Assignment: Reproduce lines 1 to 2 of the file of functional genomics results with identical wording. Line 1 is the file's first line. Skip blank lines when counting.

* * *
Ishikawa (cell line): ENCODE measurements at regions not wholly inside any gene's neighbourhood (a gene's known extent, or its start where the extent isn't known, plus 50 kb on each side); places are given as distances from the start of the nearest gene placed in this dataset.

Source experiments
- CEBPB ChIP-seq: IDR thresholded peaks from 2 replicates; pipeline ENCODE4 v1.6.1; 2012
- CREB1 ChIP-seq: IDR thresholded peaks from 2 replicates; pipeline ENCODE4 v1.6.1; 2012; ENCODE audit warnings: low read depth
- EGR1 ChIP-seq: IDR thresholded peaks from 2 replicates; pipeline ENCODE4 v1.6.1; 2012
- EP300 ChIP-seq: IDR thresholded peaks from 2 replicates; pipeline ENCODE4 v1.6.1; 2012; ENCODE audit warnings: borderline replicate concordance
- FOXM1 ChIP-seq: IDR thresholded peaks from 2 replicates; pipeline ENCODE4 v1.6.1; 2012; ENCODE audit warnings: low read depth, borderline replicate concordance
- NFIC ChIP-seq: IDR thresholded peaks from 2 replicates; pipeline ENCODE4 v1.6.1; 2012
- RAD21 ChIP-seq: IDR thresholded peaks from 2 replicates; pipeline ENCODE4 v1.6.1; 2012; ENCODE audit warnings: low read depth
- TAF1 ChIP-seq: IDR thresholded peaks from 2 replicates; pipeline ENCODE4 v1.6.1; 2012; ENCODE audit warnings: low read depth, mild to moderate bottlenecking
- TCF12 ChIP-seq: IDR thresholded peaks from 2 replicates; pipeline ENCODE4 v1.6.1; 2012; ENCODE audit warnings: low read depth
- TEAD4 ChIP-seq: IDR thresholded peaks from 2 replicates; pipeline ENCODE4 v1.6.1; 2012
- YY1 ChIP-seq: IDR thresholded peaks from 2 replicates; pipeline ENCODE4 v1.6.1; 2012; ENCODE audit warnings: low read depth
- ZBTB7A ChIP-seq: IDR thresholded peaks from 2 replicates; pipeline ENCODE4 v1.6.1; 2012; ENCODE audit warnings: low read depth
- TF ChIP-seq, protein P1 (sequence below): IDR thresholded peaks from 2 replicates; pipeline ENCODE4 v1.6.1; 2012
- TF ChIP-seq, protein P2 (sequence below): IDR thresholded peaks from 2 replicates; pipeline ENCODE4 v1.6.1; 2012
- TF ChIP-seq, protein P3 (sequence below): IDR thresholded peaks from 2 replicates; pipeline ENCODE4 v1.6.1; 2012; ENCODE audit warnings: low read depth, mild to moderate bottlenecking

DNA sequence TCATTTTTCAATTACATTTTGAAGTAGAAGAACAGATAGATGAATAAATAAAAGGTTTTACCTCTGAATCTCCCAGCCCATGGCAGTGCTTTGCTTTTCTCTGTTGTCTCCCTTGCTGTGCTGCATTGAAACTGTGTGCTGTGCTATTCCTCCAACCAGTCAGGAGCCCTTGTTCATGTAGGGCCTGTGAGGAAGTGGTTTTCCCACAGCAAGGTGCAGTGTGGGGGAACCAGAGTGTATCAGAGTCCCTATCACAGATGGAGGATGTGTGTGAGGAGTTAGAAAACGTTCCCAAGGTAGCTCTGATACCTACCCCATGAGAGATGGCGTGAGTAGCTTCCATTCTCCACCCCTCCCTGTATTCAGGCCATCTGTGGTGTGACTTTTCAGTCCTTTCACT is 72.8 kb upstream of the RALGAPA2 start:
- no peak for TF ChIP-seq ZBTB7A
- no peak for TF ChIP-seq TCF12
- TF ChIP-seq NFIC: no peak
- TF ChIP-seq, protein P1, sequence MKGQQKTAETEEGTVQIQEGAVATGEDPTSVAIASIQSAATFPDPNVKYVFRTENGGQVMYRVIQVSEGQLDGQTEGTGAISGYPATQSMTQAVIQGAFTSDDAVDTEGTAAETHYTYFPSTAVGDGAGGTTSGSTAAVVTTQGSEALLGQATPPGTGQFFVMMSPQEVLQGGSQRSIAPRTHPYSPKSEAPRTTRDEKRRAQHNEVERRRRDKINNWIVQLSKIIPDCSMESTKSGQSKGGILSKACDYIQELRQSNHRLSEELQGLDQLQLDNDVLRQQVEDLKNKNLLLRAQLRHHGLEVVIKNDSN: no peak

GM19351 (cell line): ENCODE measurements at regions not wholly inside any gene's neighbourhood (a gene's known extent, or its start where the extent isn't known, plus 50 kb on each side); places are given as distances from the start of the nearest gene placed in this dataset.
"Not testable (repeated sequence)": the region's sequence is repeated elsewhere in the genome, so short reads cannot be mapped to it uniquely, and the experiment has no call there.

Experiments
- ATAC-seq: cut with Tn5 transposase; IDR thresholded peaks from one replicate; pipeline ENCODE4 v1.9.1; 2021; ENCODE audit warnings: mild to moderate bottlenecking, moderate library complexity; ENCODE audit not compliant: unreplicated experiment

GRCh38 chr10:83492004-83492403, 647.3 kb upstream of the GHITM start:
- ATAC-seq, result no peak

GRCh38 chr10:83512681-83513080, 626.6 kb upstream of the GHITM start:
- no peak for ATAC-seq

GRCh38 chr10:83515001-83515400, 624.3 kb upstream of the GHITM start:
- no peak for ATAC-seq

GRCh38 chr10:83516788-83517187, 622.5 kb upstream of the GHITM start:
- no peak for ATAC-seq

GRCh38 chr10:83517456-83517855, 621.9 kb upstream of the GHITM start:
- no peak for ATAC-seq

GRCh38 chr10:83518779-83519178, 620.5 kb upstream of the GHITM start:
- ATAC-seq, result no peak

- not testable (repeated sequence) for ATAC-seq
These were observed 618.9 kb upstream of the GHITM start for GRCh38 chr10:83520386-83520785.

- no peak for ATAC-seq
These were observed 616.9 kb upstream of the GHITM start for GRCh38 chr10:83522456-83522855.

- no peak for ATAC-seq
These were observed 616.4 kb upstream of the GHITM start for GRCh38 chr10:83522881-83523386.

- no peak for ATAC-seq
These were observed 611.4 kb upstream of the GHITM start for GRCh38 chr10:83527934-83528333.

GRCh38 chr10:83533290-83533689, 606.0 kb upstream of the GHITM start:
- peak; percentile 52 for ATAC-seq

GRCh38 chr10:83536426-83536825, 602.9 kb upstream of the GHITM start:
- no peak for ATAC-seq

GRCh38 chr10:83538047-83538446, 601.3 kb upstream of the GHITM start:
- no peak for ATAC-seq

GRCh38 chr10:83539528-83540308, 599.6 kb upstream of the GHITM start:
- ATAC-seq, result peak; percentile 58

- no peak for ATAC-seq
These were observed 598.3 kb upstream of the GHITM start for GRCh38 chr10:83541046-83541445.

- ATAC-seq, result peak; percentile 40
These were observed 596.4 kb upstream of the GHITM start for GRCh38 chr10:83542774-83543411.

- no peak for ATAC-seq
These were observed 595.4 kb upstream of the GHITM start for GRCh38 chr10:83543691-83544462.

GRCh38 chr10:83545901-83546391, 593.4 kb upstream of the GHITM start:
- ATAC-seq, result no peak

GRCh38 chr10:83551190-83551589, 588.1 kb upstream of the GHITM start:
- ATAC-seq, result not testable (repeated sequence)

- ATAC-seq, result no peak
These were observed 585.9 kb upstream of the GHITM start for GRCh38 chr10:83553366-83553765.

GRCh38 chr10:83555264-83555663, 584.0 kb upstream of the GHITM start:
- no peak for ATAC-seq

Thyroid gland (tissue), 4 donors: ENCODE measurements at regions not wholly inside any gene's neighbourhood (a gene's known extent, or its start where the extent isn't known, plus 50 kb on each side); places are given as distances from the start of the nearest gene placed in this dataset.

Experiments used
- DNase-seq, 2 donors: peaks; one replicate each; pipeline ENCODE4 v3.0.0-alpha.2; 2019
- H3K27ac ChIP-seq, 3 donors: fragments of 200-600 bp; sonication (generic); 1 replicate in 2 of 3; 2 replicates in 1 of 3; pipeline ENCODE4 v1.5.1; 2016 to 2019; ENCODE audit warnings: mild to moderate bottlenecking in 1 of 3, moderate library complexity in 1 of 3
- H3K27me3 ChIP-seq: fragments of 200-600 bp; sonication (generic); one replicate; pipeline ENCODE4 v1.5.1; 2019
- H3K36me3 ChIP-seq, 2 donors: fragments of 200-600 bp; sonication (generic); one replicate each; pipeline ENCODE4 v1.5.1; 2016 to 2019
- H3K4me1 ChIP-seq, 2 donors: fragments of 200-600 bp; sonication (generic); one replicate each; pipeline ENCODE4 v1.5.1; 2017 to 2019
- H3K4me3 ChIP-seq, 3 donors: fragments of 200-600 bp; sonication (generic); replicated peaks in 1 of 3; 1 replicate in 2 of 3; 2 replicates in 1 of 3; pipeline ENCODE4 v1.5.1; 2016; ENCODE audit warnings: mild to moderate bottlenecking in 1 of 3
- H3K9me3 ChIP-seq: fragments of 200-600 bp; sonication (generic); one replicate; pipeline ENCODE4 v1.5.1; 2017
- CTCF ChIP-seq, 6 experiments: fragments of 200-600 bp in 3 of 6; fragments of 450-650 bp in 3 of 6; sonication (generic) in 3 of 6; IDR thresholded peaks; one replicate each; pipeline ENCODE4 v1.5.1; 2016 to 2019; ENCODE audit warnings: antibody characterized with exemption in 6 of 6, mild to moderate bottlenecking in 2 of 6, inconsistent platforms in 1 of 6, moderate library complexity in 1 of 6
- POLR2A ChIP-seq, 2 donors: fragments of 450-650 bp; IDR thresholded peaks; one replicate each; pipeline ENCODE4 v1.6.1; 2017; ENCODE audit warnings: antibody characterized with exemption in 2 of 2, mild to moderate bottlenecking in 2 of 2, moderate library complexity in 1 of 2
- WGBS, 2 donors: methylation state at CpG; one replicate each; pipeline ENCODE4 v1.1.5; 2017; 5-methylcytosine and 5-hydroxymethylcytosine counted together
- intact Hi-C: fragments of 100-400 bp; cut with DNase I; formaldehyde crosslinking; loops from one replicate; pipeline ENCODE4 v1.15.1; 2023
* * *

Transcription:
Ishikawa (cell line): ENCODE measurements at regions not wholly inside any gene's neighbourhood (a gene's known extent, or its start where the extent isn't known, plus 50 kb on each side); places are given as distances from the start of the nearest gene placed in this dataset.

Source experiments